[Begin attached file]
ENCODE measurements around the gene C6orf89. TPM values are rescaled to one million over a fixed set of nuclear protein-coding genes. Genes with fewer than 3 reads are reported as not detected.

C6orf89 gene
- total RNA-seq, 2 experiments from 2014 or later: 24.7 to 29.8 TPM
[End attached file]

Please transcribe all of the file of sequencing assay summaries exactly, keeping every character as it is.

ENCODE measurements around the gene C6orf89. TPM values are rescaled to one million over a fixed set of nuclear protein-coding genes. Genes with fewer than 3 reads are reported as not detected.

C6orf89 gene
- total RNA-seq, 2 experiments from 2014 or later: 24.7 to 29.8 TPM